The Monday after the massacre in Paris, I walk into a bank near the Place de la République to deposit a little over 1,000 euros into a friend’s account. After a number of tut-tuts the transaction passes. ‘Why all the fuss?’ I ask, only to be informed of new laws being phased in that will prohibit cash transactions over 1,000 euros, with equivalents in Italy, Belgium and numerous other countries also being enacted. ‘Soon, there won’t be such a thing as cash!’ When I question the logic behind such regulation, excitement turns to bewilderment. Didn’t I see what happened on Friday?! ‘C’est pour votre securité.’ Ah yes. Of course. Such measures are there for all our safety.
The argument put forward by our politicians is that laws like these, and associated varieties including internet surveillance and the reintroduction of border controls within Schengen, represent the appropriate response to the defining threat of our times: a civilisational crisis brought about by the march of radical, jihadist Islam. John Gray for example has argued recently in the New Statesman that the state, at least in the West, is returning to its primary function, namely the provision of security. As Hobbes saw so clearly, it is state power that protects our liberties. To prevent anarchy and afford us ‘commodious living’ sometimes those liberties must be compromised.
I suggest a different interpretation; for the argument above makes a number of questionable assumptions: that the greatest danger posed to us is radical Islam; that the State’s primary concern is to ensure the security of its citizens; that it retains the requisite sovereignty for such an undertaking and that state controls are the most important factor in determining whether people behave themselves.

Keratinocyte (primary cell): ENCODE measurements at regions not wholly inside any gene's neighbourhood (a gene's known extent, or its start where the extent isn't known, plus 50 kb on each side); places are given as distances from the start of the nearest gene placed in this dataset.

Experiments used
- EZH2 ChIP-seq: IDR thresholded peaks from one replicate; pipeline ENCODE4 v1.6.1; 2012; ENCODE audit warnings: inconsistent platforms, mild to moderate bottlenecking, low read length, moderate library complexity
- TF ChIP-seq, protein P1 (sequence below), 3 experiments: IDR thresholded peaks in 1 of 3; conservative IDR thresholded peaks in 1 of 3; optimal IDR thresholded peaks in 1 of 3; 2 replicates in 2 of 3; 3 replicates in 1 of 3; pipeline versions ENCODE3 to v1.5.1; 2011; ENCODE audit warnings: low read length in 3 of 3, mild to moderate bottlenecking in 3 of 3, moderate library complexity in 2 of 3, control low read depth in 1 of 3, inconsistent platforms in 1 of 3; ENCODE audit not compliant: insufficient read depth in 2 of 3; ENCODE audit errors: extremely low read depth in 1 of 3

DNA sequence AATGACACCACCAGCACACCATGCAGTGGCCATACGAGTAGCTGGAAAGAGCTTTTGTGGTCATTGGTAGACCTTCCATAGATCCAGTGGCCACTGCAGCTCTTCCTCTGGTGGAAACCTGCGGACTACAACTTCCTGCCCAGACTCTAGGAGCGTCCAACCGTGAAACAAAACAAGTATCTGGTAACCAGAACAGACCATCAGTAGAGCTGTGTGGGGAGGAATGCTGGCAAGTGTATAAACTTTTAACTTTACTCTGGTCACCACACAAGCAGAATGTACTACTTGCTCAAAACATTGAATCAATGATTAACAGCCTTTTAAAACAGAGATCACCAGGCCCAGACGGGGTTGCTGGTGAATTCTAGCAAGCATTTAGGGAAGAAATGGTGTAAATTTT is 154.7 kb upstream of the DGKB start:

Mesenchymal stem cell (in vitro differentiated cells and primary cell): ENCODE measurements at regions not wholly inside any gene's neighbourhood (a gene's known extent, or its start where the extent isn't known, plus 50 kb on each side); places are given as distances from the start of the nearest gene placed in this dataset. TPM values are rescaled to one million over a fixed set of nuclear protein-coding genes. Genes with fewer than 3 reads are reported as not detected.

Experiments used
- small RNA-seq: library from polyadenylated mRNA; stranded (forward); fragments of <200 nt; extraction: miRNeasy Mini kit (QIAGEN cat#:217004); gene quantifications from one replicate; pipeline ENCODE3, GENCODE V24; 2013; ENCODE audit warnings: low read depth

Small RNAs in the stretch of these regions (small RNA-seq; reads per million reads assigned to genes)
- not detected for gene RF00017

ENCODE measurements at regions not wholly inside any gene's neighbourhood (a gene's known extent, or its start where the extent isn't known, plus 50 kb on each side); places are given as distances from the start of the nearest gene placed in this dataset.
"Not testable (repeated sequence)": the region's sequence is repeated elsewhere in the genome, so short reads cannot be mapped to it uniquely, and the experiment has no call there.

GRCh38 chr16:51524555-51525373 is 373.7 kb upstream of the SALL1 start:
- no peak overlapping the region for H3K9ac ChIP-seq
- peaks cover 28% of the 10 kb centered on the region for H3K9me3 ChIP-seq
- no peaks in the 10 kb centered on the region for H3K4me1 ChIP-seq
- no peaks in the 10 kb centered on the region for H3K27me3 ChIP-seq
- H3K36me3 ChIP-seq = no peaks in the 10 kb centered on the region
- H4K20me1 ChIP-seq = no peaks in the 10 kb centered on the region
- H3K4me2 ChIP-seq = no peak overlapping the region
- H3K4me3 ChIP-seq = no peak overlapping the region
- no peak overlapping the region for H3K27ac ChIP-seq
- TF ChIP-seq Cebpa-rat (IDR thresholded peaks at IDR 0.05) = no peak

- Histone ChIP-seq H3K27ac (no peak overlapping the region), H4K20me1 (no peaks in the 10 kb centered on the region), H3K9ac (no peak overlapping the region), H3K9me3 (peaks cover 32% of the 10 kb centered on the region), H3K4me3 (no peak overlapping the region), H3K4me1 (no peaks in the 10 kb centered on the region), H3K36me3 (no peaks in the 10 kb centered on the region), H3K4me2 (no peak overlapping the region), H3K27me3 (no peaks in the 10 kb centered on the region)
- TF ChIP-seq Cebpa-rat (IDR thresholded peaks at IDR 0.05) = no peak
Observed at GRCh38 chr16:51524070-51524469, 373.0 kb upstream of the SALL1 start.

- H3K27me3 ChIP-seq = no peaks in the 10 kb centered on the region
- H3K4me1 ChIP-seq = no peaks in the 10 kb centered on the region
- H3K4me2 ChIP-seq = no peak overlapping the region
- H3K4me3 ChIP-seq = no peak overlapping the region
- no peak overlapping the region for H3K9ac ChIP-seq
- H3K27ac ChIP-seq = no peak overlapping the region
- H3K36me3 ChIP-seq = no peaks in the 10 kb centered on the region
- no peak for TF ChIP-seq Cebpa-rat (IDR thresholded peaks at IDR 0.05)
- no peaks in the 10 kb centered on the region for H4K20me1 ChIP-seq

Dealing with these assumptions in turn.
First, unpleasant as it may be, radical Islam poses nowhere near the greatest threat to you and me. It did not create global warming, a hole in the ozone layer, the polluting of our oceans, deforestation, overpopulation, chronic disparities in wealth, mass extinction of species, nor did it make us debt slaves. Such apocalyptic honour goes to a mad economic system that requires exponential growth in order to match a parallel growth in borrowings. Known variously as neoliberalism, the Washington Consensus or the ‘free market economy’ – code for Goldman Sachs – it is every bit as globalising in its vision as Islamic State and far more destructive. It seeks to tear down any wall that impedes its progress, most notably the State and its national apparatus; tariff barriers; variations in languages, weights and measures; differences in political systems and tax regimes; cultural disparities; restrictions on the movement of capital and so on. It masquerades as our friend but needs a rival to camouflage its insidious purpose. Exit communism. Enter the type of heretical Islam which has been exported primarily by Wahhabist Saudi Arabia – our ally naturally enough – and is taught in our mosques, our schools and our prisons but which should at least be commended for its candour: it will not stop until the whole world submits and the new Caliphate’s flag flies over the White House.
Two internationalising, monist forces compete and co-exist in sick symbiosis, with the more televisually spectacular of the pair very much the junior partner. If the West really wanted rid of IS it would happen. As Russia’s foreign minister and Hezbollah’s Hassan Nasrallah have noted, the fact that bombing sorties sufficient to annihilate every lizard in the area have achieved nothing begs a lot of questions. By such logic IS is welcome as long as it can be sufficiently ‘contained’ to keep in check genuine threats insubordinate enough to have persistently resisted Western hegemony. To this end, the one power that has consistently put boots on the ground in the fight against IS either directly or through its proxies, namely Iran, is deliberately hamstrung by a Nuclear Agreement which stipulates continuing arms sanctions against it for the next fifteen years. (At the time of writing I have just learned that an Iranian associate has been killed by sniper fire in the battle against IS).